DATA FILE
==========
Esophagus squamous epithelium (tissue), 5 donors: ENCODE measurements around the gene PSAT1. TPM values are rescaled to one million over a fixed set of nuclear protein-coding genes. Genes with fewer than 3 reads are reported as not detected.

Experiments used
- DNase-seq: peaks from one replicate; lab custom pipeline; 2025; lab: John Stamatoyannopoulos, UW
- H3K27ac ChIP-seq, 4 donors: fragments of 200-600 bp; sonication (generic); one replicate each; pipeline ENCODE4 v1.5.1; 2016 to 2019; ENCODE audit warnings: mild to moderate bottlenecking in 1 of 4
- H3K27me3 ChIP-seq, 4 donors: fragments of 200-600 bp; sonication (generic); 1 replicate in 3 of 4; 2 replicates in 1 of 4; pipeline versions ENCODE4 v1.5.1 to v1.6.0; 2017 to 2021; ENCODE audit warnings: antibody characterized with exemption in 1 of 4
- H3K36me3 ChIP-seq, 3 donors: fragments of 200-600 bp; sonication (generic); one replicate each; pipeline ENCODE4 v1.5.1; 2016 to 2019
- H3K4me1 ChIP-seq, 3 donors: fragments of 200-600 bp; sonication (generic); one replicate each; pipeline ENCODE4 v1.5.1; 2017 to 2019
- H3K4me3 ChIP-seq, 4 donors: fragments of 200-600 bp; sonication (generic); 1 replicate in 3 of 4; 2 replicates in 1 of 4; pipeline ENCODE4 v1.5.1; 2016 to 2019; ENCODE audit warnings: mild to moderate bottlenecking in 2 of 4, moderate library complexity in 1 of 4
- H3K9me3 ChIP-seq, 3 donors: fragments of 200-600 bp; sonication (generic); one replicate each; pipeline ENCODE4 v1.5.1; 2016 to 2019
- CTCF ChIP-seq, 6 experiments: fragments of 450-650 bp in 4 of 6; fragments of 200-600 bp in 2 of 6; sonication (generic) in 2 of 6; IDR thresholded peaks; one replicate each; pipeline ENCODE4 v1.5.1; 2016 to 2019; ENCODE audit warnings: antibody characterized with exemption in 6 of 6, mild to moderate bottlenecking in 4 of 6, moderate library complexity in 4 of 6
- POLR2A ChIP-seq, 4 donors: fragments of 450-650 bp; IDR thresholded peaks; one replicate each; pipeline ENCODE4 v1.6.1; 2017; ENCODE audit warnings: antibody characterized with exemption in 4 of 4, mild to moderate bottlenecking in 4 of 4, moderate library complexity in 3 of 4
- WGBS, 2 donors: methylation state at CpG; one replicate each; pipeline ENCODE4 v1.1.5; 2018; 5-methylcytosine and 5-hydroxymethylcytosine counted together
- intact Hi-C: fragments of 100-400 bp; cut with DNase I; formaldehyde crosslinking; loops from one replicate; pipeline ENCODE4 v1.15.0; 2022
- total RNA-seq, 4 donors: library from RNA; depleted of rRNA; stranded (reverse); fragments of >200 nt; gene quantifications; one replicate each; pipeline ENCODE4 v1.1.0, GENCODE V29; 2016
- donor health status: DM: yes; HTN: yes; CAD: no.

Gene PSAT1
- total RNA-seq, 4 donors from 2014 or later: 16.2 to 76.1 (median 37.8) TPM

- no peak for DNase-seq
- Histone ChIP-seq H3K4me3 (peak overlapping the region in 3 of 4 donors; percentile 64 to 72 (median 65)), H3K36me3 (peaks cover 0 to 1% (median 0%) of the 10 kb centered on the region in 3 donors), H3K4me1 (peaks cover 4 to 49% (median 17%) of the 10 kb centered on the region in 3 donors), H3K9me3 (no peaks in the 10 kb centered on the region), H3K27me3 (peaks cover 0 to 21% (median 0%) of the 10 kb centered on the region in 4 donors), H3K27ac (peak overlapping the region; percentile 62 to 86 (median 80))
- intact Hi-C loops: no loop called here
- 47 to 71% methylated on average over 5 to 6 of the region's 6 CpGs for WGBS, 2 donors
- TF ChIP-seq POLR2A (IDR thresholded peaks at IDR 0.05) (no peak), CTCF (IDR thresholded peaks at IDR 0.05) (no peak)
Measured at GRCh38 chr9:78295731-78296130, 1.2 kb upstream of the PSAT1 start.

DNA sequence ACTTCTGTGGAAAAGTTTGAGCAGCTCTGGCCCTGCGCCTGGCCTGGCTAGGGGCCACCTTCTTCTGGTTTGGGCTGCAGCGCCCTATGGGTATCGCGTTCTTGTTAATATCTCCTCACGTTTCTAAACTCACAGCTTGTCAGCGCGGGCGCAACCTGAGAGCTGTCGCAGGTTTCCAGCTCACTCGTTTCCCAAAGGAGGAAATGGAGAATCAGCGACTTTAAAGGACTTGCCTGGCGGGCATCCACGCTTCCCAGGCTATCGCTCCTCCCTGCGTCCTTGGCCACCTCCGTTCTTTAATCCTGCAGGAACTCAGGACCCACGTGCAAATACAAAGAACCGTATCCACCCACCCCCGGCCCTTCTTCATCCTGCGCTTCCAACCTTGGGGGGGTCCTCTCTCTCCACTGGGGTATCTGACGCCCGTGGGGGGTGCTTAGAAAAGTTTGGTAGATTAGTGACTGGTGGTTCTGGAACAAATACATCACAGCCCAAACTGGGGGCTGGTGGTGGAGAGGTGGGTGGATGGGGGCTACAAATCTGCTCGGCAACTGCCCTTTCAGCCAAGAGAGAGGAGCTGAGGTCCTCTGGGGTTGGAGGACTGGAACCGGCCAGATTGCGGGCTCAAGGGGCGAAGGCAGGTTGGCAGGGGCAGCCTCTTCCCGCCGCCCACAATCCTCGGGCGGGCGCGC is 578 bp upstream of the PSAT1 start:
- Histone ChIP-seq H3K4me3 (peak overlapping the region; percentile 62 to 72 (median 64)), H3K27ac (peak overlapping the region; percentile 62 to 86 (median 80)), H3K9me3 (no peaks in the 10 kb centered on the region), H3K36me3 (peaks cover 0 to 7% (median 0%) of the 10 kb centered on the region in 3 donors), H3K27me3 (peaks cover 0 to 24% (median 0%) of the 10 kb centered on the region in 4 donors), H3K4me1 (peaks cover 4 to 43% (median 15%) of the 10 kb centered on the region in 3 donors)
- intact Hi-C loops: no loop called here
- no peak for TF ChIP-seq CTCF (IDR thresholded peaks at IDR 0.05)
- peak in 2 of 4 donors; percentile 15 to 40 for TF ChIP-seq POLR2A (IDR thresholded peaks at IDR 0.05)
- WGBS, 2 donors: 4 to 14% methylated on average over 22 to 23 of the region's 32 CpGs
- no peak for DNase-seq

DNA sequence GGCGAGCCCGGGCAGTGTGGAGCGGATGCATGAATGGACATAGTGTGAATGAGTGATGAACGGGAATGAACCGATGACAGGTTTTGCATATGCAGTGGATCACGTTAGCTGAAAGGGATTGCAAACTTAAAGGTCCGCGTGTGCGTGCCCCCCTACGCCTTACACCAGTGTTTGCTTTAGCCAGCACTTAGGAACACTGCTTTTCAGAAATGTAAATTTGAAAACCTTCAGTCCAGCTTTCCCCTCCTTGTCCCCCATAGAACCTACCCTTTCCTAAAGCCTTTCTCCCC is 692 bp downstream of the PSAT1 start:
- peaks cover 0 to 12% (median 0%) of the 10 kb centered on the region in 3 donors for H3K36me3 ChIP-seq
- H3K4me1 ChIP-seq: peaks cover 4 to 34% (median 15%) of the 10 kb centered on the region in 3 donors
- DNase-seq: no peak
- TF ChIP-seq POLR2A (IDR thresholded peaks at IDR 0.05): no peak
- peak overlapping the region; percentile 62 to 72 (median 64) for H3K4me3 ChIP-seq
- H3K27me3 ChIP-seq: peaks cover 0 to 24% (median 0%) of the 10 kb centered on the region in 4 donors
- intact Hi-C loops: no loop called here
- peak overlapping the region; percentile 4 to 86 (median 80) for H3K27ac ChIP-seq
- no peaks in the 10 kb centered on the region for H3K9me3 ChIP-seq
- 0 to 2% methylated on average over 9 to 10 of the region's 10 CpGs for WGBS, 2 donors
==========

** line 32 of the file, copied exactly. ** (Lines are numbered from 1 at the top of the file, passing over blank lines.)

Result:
- peaks cover 0 to 12% (median 0%) of the 10 kb centered on the region in 3 donors for H3K36me3 ChIP-seq